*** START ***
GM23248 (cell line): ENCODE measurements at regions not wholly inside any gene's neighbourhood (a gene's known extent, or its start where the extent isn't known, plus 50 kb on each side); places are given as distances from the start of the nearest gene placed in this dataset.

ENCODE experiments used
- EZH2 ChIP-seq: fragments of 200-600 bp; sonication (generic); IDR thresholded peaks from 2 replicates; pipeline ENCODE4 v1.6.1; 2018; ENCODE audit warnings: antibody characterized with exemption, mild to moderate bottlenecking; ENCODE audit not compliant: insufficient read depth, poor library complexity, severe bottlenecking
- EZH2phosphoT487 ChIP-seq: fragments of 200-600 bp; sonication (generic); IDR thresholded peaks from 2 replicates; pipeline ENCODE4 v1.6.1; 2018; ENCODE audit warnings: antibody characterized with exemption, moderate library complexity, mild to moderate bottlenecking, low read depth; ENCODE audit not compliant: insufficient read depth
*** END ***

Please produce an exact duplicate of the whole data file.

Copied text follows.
GM23248 (cell line): ENCODE measurements at regions not wholly inside any gene's neighbourhood (a gene's known extent, or its start where the extent isn't known, plus 50 kb on each side); places are given as distances from the start of the nearest gene placed in this dataset.

ENCODE experiments used
- EZH2 ChIP-seq: fragments of 200-600 bp; sonication (generic); IDR thresholded peaks from 2 replicates; pipeline ENCODE4 v1.6.1; 2018; ENCODE audit warnings: antibody characterized with exemption, mild to moderate bottlenecking; ENCODE audit not compliant: insufficient read depth, poor library complexity, severe bottlenecking
- EZH2phosphoT487 ChIP-seq: fragments of 200-600 bp; sonication (generic); IDR thresholded peaks from 2 replicates; pipeline ENCODE4 v1.6.1; 2018; ENCODE audit warnings: antibody characterized with exemption, moderate library complexity, mild to moderate bottlenecking, low read depth; ENCODE audit not compliant: insufficient read depth